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Money Talk #7: CIRCLES – A Universal Basic Income
March 14 @ 19:00 - 22:00
Fragments of an Ecology of Money
From the archeological record, we know that money historically emerges in human civilization from our social relationships of debt. The creation of credit has been a way of both enslaving and liberating human beings throughout time and space. Such is the nature of money.
Recently, post-modernism taught us to be wary of the word “nature” to the point where talking about it has become somewhat a taboo, even amongst radicals of the left. But aren’t humans part of nature?
Let us challenge the taboo. As the saying goes: “we are not defending nature, we are nature defending itself!”. If this is true, one could formulate the question as follows: What is the Money of Nature?
Inverting the question of nature allows us to conceive of money with a different epistemological sensibility, a different imagination.
This talk is the beginning of a series of exercises to deconstruct the internalized structures of morality and guilt embedded within money today in order to reconstruct them again anew. What led us here? This talk and workshop is an attempt to embody money, the promises we make to one another, in order to creatively destroy and make once again. Money is awkward. Why is that?
This talk explores the merging of technology, art and politics to transform money as a form of self-defense available to all. To create money as a commons and as a means of commoning, instead of a commodity with a work discipline embedded to it. One that values and makes visible the reproductive forces and care work that go into remaking society every day.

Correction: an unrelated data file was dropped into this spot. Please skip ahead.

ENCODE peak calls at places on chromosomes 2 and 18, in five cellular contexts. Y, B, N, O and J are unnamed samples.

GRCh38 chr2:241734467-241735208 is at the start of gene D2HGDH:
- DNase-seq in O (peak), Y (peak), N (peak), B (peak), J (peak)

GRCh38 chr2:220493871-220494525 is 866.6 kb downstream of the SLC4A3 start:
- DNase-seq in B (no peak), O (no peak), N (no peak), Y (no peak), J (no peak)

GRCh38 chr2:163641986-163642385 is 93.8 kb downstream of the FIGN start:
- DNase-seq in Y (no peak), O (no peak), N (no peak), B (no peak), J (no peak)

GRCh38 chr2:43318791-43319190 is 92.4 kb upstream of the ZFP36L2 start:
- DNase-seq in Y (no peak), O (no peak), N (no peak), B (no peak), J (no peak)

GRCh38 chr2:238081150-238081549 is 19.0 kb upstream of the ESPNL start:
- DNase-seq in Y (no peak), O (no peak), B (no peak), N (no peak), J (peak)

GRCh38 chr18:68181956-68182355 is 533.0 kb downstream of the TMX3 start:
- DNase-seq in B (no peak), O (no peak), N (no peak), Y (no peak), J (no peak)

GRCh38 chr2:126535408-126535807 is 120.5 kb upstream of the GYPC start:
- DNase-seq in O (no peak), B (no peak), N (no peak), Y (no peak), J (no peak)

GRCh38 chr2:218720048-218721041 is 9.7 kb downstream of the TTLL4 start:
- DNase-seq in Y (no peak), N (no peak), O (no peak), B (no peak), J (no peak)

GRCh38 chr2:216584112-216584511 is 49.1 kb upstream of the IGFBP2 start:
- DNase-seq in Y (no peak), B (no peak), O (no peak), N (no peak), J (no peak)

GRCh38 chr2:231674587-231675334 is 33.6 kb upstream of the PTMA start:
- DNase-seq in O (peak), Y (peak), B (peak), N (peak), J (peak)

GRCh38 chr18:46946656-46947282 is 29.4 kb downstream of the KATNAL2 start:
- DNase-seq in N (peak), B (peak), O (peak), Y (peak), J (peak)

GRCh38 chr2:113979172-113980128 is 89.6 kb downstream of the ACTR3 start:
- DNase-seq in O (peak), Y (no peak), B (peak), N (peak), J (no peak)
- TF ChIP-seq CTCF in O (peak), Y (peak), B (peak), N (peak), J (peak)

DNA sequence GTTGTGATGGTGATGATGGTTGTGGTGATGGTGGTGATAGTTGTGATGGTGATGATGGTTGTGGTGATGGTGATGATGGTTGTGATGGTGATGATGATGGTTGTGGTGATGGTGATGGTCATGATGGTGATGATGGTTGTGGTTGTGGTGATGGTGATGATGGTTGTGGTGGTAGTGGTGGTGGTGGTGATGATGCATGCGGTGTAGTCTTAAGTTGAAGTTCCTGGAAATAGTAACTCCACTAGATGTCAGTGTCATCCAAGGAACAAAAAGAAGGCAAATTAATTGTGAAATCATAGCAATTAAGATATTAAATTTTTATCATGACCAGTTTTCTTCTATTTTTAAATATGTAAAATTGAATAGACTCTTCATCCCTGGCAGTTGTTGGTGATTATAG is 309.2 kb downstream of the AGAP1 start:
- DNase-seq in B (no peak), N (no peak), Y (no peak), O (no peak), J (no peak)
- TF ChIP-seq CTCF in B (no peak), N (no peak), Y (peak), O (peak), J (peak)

We shall explore these topics through Circles, a universal basic income which aims to decouple wage-dom from work, liberating money from the state and hopefully, from capitalism.
Circles uses a web of trust – which is a network of human relationships – to create and secure personal and community currencies. The network of Circles borrows from the networks of nature. It is a pluralistic economic system, that ideologically favours subjectivity and diversity over a global, centralized version of truth
Money, Patriarchy & Time
Complex natural systems are diverse as they are interconnected. Our current monetary ecosystems are that of a mono-culture, with most nation-states having one money system to arrange things as diverse as education, health and people’s pensions.
Over the last decades, there has been an increased interest and uptake of complementary currencies, with crypto-currencies as the last iteration of this unfolding history. As the multiplicity of monetary ecosystems increases, an exploration into money´s longer history, the long dureé of money, becomes imminent.
What is the relationship between money and patriarchy? For the last 5000 years, we´ve had a system that works on a ¨one coin to rule them all¨ principle. Through violence, kings and states have prolonged their illusions on power through the ritual of forcing people to pay them a tribute.
Similarly, the higher the interest, the more time it takes to repay ones’ debts. Through positive rates of interest, money makes our impermanent moments on this earth feel more or less futile and short.
The talk will explore how money´s interest affect the ways we conceive of time and proposes ways forward (and cyclical) to change its current direction.
This talk will be delivered by Julio Linares and Sara Friend.
Sarah Friend is an artist and software engineer, with special interest in blockchain and the p2p web. She is a proud Recurse Centre alum, and is one of the organizers of Our Networks, a conference on all aspects of the distributed web in Toronto.
Julio Linares is an economic anthropologist from Guatemala. He works for the Basic Income Earth Network and is a PhD candidate at the London School of Economics, where he is supervised by David Graeber.
More info on www.joincircles.net